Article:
I just discovered Smart but Scattered and I’m thrilled to have stumbled on this book that is giving me so much insight into how to develop my own and my kids abilities to organize, plan, deal with strong emotions, and move towards life goals. These doctors of education emphasize a point that I make often in the Relationship Reboot challenge – that the important thing is to start with people’s strengths and let those be what helps them gain strength in other areas.
The latest research in child development shows that many kids who have the brain and heart to succeed lack or lag behind in crucial “executive skills”–the fundamental habits of mind required for getting organized, staying focused, and controlling impulses and emotions. Learn easy-to-follow steps to identify your child’s strengths and weaknesses, use activities and techniques proven to boost specific skills, and problem-solve daily routines. Small changes can add up to big improvements–this empowering book shows how. – From Smart but Scattered
Why I’m Gaining Compassion from this book as well:
Smart but Scattered also says that it’s easier to help a child who has similar executive skills deficiencies to your own, whereas if they have gaps in areas that have come naturally to you, it’s harder to know how to help them. This is such an insight into the places my mom and I struggled while I was growing up – as a naturally organized, time-conscious person, she completely could not understand why I had problems keeping my space clean and turning in homework on time. Since she also lacked the experience of having to build those tools, she didn’t know how to help me build them.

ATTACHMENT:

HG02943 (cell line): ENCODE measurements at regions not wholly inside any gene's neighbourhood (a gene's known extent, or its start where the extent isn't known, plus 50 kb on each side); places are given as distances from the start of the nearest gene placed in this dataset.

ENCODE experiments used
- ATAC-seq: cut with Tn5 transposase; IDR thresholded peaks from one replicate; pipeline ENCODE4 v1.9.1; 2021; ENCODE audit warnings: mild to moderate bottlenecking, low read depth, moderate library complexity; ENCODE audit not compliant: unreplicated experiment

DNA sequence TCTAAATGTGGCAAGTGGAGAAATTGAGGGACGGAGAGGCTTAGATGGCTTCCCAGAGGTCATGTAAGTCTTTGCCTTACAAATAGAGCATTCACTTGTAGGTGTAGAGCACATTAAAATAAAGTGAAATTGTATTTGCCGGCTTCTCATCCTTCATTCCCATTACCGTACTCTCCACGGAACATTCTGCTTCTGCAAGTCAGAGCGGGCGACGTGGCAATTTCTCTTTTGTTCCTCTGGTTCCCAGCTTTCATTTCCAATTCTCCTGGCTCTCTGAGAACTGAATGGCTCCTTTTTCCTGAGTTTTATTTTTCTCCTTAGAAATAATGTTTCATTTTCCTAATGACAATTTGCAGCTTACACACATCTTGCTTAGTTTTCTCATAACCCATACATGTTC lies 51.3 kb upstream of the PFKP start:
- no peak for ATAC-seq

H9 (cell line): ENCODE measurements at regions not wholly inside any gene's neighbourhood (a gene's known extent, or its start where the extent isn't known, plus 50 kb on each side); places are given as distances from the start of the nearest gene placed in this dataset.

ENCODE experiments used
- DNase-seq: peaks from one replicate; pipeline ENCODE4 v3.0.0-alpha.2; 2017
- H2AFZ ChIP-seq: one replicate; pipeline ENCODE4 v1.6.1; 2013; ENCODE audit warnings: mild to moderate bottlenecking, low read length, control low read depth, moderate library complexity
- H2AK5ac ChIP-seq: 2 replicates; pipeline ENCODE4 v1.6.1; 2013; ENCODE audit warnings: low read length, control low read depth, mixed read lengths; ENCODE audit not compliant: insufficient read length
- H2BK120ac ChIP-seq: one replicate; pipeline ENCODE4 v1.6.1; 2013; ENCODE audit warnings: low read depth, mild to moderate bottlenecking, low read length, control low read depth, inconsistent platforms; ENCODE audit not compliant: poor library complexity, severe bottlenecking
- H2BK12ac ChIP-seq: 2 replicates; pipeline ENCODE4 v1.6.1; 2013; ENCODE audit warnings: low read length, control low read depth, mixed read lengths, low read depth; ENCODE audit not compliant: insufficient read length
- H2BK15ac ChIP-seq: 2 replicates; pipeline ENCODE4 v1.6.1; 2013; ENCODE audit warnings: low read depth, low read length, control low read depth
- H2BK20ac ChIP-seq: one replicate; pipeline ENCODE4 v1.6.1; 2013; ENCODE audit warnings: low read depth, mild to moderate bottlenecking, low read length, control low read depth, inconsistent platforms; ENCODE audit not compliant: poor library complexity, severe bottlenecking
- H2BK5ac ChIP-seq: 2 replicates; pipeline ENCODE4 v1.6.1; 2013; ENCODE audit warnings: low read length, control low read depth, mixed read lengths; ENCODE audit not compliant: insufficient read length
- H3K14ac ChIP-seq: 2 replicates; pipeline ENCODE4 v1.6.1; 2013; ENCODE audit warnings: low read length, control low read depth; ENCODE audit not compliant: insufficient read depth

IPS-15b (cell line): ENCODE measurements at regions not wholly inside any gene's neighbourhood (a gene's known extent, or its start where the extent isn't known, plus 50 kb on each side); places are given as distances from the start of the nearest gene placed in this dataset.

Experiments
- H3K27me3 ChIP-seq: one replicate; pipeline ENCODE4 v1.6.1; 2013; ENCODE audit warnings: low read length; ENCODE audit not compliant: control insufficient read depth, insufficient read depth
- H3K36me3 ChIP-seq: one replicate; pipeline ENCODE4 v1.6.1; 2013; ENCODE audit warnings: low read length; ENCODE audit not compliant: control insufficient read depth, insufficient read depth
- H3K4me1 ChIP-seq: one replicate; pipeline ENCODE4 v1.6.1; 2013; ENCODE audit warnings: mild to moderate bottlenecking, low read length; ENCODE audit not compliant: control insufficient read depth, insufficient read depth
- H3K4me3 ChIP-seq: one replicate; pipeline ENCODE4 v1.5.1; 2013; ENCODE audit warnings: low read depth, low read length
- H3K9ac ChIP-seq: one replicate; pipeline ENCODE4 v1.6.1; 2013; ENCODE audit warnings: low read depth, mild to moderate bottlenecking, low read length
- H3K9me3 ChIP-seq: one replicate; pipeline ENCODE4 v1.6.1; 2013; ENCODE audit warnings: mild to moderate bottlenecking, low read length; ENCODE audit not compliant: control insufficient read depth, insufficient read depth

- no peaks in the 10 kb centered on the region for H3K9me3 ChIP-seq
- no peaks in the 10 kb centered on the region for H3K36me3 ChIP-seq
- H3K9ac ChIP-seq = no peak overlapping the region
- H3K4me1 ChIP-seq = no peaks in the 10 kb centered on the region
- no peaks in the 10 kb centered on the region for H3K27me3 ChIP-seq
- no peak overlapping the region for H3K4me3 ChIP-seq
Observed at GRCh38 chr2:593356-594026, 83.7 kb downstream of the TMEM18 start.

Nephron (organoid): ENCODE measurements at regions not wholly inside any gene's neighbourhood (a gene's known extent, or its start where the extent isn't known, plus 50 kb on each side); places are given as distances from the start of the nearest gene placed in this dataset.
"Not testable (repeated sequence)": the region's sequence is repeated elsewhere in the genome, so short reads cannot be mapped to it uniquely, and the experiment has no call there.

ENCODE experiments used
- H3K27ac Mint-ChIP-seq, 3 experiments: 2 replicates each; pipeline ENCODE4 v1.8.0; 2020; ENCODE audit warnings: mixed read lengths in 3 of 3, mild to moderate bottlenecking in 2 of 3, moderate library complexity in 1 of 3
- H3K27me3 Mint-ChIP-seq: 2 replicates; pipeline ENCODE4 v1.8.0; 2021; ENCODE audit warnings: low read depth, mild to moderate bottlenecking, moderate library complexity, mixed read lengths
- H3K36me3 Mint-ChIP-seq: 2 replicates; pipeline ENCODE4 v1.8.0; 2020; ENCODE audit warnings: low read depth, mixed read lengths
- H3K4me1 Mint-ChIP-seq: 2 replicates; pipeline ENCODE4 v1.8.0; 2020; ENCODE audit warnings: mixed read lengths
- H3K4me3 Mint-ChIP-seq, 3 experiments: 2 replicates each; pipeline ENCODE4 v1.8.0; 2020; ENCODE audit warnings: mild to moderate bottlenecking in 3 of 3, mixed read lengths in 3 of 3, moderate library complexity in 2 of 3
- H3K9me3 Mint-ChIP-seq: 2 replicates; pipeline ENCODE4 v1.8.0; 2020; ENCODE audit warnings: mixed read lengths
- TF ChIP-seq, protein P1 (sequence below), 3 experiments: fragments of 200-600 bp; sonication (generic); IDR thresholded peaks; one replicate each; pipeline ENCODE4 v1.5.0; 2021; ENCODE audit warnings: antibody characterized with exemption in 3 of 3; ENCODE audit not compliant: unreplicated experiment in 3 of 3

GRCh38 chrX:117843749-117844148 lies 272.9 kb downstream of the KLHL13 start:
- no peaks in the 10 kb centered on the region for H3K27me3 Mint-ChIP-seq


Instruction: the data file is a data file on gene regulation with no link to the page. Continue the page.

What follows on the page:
Smart but Scattered give tons of plans, frameworks and printable charts for helping you help your child develop the skills they need – so you don’t have to already know it yourself.
Who I’d recommend Smart but Scattered to: Parents or educators who have children ages 4-12 who perplex them. If you have a child who seems like they *could* be doing great, but somehow they’re always a bit scattered, or discombobulated – this may give you solutions to helping that child thrive. If you read this and think ‘I wonder if I could use help with these skills’, or ‘My teen could use this help.’ you may also enjoy the books for those age groups:
- Grown-ups: The Smart but Scattered Guide to Success: How to Use Your Brain’s Executive Skills to Keep Up, Stay Calm, and Get Organized at Work and at Home
- Teens: Smart but Scattered Teens: The “Executive Skills” Program for Helping Teens Reach Their Potential
In Three Words: Organized, Empowering, Framework